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Last Updated: Tuesday, 3 February, 2004, 12:28 GMT
How Iran votes
Iranian parliament
Reformists dominate the Iranian parliament but have been foiled by conservatives
Iranians go to the polls on 20 February to elect a new parliament. Like previous elections, the battle is expected to be an ideological one between the elected reformists and the largely unelected hardliners who dominate the important institutions of the state.

The reformists form a majority in the parliament and are led by President Mohammad Khatami, the hardliners control the judiciary, armed forces and constitutional oversight bodies such as the Council of Guardians. The hardliners, or conservatives, are led by Ayatollah Khamenei, who is the ultimate decision-maker and Supreme Leader.

How do Iranians vote and what parties are standing for the elections? Click on the following to find out more.


Elections are held every four years. Anyone over the age of 15 has a right to vote. There are 46 million eligible voters. This time 290 seats are being contested.

Constituencies are allocated seats according to their size. Tehran, for example, currently has 30 seats.

Five seats in the parliament (majlis) are reserved for Iran's religious minorities: Zoroastrians (one), Jews (one), Assyrian and Chaldean Christians (one), Armenians (two).

A candidate must be aged between 30 and 75. The list of other criteria is as follows:

  • Commitment to Islam (unless they are standing for a seat allocated to religious minorities) and the Islamic Republic of Iran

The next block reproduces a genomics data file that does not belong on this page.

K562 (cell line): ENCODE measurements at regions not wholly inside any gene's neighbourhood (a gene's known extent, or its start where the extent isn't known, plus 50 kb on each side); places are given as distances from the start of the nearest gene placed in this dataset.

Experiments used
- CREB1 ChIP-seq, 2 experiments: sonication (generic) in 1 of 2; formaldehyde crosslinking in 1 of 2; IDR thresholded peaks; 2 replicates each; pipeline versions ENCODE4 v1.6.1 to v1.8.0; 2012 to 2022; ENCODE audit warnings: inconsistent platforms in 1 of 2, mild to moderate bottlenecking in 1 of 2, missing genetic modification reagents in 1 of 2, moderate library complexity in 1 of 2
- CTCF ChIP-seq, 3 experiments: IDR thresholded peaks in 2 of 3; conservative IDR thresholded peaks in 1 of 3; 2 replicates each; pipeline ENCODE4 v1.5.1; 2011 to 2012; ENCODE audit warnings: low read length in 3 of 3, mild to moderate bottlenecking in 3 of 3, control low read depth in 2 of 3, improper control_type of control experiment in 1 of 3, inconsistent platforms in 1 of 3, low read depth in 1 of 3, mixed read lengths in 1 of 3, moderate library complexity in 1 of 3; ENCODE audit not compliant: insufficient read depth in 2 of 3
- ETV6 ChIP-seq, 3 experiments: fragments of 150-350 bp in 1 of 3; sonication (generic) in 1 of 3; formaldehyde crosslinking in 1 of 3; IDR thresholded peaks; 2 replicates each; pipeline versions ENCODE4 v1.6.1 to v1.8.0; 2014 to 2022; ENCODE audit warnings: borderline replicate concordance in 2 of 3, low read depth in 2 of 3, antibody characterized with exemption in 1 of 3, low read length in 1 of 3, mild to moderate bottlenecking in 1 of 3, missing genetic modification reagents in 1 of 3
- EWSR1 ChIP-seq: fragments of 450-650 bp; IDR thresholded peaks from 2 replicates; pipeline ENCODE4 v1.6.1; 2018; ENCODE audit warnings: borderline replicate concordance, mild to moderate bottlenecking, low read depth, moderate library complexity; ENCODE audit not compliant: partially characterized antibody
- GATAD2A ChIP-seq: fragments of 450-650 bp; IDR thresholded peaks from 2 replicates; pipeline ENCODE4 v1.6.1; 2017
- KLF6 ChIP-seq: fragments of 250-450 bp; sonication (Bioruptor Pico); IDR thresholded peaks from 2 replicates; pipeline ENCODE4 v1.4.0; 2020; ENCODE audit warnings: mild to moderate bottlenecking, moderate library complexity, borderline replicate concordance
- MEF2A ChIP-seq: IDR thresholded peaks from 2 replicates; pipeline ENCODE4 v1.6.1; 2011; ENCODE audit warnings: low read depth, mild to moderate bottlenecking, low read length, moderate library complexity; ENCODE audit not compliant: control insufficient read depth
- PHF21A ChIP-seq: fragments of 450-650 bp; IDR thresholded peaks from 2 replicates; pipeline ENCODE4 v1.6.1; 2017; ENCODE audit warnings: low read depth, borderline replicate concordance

• Iranian nationality
  • Commitment to absolute rule by the Supreme Leader
  • University degree or equivalent
  • Good reputation in the constituency
  • In good physical health

    Potential candidates are screened by the conservative-dominated Council of Guardians, who can disqualify those it deems unacceptable.

    In the screening process for the outgoing parliament many candidates were deemed ineligible because of a supposed indifference to Islam and to the constitution. Some have also been accused of questioning the powers enjoyed by the supreme leader. Critics say the process has become a means by which the Council eliminates rivals.

    Candidates register without stating their party affiliation but can be supported by any of the legal political groups. If not, they will stand as an independent.

    Political groups issue their own lists with their favoured candidates. In the weeks leading up to polling day, like-minded groups try to draw up joint lists to prevent fragmentation of their vote in the first round.

    Women were given the right to vote and to stand in elections in 1962. They have played a key role in the reform movement, hoping to gain greater political and social freedom.

    Conservatives also claim women have made great strides since the revolution in 1979. They say there are no restrictions on women holding jobs, including in government.

    There are 11 women in the outgoing parliament.